​Do Protest Tactics Matter? Evidence from the 1960s Black Insurgency and Ferguson

Tuesday, February 9, 2016
12:00pm to 1:30pm
119 Moses Hall (Harris Room)
UC Berkeley

How do the subordinate few persuade the dominant many? This article links nonviolent and violent tactics employed by socially marginal protesters to conditional feelings of empathy or threat in the voting majority. I test this argument by estimating effects of black-led protest movements in the 1960s on white attitudes and voting behavior.  In the 1964, 1968 and 1972 presidential elections, I find proximity to black-led nonviolent protests was associated with significant increases in county-level Democratic vote-share whereas proximity to black-led violent protests caused a substantively important decline.  In counterfactual scenarios of Martin Luther King Jr. not being assassinated and fewer violent protests occurring before the 1968 election, the Democratic presidential nominee, Hubert Humphrey, would likely have beaten the Republican nominee, Richard Nixon. This research has important implications for existing theories of social movements, political violence and voting behavior.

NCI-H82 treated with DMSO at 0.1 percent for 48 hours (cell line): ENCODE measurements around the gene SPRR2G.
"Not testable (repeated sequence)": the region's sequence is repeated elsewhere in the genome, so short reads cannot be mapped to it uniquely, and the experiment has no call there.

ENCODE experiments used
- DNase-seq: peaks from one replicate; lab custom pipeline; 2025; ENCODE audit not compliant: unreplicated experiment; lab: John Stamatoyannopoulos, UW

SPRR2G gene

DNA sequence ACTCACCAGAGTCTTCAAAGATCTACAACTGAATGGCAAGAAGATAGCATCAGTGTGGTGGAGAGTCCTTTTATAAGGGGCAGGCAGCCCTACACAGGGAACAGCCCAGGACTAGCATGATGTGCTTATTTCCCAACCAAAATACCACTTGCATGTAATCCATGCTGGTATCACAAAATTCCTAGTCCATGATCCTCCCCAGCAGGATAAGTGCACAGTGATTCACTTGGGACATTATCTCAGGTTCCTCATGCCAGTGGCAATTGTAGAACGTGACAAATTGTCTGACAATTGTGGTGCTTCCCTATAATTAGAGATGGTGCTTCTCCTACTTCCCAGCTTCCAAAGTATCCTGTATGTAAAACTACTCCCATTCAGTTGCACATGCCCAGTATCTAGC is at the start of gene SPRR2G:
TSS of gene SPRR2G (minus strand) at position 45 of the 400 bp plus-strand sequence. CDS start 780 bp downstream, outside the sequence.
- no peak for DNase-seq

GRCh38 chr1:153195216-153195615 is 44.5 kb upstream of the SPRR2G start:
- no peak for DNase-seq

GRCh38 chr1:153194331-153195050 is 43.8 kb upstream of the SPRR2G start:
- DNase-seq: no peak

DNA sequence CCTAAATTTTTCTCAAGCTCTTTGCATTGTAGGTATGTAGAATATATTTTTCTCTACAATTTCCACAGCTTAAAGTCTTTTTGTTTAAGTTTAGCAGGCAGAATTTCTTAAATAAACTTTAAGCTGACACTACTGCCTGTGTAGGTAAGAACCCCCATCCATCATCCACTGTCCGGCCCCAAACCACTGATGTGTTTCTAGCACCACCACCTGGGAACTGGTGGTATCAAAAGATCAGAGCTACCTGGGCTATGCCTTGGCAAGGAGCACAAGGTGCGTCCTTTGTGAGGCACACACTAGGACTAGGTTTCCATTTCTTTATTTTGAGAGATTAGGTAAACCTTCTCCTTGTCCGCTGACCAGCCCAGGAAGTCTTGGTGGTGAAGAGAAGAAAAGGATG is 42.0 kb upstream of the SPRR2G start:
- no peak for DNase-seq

The event is open to all members of the campus community.